But if you’ve found yourself using this technique a lot more frequently than, say, the amount you actually went to the bathroom when you worked in an office, the comforts of working from home could be masking a problem with your pelvic floor that might have developed during the pandemic.
How to tell if you have ‘pandemic pelvis’
“Ask yourself if anything has changed in the last three years,”says Liz Miracle, PT, WCS, medical expert at pelvic floor-oriented physical therapy clinic Origin. “Do you notice that you’re now leaking urine when you didn’t used to? Or are you now having trouble going to the bathroom? Or is there something different in your sex life that is not what it used to be before? You don’t even really have to know what is and isn’t normal if you can at least just notice change in your own body.”
Recently, Miracle and other clinicians have seen a strong uptick in cases of clients coming to them with problems like frequent urination, constipation, pain during sex, and other symptoms that indicate a weak or tight pelvic floor. The pelvic floor is a hammock of muscles in your pelvis responsible for supporting your organs, and keeping it strong—but also being able to relax it—is necessary for functions like sex or going to the bathroom. Problems in your pelvis can even reverberate throughout your whole body.
“If you aren’t taking care of your pelvis and you’ve got poor posture, it’s gonna go all the way up the chain or perhaps even down the chain in terms of your spinal alignment and how things feel,” Miracle says.
So what’s behind all these pelvic woes? There’s been a confluence of factors that are leading to what experts are calling “pandemic pelvis.”
Being stationary and sitting still for long periods of time can impact your posture, mood, energy, and so much more—and it can cause strain on your pelvic floor. Stress also causes us to strain our pelvic floor muscles, which could contribute to tightness. If you had Covid or are living with long Covid, coughing also puts pressure on your pelvic floor. And finally, the pandemic may have made us more hesitant to seek treatment for something we might consider minor (like frequent urination), which compounds and worsens the problem over time.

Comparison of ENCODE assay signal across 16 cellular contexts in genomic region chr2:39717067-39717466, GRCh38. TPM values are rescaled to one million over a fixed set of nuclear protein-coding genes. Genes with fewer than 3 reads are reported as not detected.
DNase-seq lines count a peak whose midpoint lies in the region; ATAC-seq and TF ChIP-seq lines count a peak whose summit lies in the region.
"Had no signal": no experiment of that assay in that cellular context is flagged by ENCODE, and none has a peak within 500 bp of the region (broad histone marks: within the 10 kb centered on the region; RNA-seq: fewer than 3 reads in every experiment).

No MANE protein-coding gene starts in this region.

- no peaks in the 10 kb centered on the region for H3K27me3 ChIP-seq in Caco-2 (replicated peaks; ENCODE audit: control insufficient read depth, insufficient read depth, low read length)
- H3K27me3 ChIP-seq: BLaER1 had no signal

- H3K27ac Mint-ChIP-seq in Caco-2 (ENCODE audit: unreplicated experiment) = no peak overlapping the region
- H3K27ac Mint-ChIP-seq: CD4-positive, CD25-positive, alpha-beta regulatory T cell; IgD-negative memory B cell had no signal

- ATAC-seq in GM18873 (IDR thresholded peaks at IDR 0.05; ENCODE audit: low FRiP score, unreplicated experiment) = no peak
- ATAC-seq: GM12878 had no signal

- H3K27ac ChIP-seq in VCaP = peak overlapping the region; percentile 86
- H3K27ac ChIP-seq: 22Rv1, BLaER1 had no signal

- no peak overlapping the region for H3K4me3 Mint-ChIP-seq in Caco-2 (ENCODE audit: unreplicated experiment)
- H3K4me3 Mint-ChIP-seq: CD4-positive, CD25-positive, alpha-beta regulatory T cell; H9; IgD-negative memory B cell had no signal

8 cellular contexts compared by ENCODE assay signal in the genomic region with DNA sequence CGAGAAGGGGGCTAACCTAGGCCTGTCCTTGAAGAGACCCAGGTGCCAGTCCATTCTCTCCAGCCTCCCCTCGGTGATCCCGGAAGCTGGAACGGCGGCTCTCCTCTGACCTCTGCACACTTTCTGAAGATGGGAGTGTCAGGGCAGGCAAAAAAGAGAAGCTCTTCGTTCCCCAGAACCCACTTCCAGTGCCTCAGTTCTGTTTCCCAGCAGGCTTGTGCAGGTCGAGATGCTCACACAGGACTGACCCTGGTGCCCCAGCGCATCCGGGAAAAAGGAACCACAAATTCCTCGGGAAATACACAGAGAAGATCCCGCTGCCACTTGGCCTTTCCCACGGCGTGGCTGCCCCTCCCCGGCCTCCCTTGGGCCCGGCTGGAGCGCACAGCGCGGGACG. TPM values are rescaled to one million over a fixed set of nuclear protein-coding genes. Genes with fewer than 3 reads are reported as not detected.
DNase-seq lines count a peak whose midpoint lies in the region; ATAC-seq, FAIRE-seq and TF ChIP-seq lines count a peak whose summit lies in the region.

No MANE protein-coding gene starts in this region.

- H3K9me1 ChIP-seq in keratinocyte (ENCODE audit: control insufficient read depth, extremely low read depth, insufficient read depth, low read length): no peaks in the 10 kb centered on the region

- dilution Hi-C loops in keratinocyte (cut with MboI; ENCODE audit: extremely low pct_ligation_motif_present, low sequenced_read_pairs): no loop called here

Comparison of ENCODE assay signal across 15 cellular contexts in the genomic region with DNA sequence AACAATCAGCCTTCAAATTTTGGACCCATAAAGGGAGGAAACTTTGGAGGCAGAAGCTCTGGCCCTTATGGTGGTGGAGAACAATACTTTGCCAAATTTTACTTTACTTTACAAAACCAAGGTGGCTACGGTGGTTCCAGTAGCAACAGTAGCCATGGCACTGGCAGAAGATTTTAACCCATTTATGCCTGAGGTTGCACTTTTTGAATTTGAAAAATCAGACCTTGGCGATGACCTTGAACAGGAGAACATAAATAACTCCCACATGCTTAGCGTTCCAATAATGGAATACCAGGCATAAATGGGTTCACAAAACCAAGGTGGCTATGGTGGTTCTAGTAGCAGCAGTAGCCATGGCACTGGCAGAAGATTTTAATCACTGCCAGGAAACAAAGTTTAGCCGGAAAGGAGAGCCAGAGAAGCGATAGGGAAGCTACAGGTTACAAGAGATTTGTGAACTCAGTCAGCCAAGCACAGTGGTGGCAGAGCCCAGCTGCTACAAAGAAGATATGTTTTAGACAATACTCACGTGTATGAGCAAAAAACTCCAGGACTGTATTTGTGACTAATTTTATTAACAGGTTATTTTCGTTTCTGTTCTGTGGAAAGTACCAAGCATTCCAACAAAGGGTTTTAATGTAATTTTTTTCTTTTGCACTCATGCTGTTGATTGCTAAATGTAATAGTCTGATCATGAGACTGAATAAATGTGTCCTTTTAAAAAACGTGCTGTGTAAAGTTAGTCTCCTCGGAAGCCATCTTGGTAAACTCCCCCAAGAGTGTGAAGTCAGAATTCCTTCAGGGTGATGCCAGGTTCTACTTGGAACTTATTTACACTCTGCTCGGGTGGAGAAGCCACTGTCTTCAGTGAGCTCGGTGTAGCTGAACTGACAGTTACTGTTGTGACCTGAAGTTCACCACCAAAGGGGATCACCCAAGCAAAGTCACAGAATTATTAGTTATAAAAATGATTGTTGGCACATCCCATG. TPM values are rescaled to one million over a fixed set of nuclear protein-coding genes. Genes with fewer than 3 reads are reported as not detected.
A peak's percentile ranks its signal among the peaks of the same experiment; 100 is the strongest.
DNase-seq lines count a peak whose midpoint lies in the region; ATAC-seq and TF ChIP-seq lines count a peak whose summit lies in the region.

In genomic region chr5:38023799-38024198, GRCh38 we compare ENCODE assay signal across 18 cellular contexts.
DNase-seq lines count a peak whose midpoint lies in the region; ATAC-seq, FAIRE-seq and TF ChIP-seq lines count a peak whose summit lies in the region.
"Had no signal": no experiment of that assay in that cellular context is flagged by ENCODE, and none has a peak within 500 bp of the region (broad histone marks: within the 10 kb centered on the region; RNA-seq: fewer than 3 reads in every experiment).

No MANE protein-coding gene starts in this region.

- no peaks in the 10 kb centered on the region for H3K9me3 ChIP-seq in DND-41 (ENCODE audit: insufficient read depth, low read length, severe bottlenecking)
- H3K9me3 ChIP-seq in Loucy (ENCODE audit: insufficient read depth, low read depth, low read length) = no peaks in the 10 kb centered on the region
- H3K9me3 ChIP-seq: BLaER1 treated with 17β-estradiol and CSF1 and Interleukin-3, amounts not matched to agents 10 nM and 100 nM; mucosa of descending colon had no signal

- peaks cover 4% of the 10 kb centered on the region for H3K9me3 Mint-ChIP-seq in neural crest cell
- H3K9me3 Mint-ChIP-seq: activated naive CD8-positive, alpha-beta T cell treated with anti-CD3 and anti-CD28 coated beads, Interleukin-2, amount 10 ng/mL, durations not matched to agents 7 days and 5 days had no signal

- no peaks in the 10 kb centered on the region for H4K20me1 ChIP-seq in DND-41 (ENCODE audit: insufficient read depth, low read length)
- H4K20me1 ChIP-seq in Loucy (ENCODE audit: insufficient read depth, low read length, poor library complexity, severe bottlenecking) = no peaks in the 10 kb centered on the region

So, what can you do about it?
If you’re experiencing symptoms, Miracle advises you to see a doctor or physical therapist, and to take the symptoms seriously.
Generally, if you want to sustain pelvic floor health, Kegels are not necessarily the answer. While strengthening those muscles is important, equally crucial is the ability to relax them. That’s why Miracle suggests practicing diaphragmatic breathing: “Place one hand on your belly, one hand on your chest and fill the air fill into the belly,” Miracle says. “Really think about that not just as air filling into the belly, but also down into the pelvic floor. I like to imagine there’s a balloon inside of your pelvis and that balloon is not only expanding up at the belly, but it’s also expanding down in the pelvis between the sit bones.”
If you’re practicing this breathing, you can even touch your perineum (the muscle between your anus and your genitals), and feel whether the muscle is relaxing. You don’t need to actively do anything to this muscle, but it’s a way to tell whether the breathing is making its way through to your pelvis. You can also practice this breathing method while in happy baby pose or another hip opener, like figure four.
Miracle wants people to know that if the pandemic has taken a toll on your life, it has probably also taken a toll on your body. Zeroing in on the pelvic floor could be one way to help, but it’s part of a larger picture of self-care.
“Whatever we’ve seen in the research that can help to reduce anxiety and depression can be very useful when it comes to pelvic floor dysfunction,” Miracle says. “Physical therapy is just one piece of the puzzle. You really have to take care of your whole self.”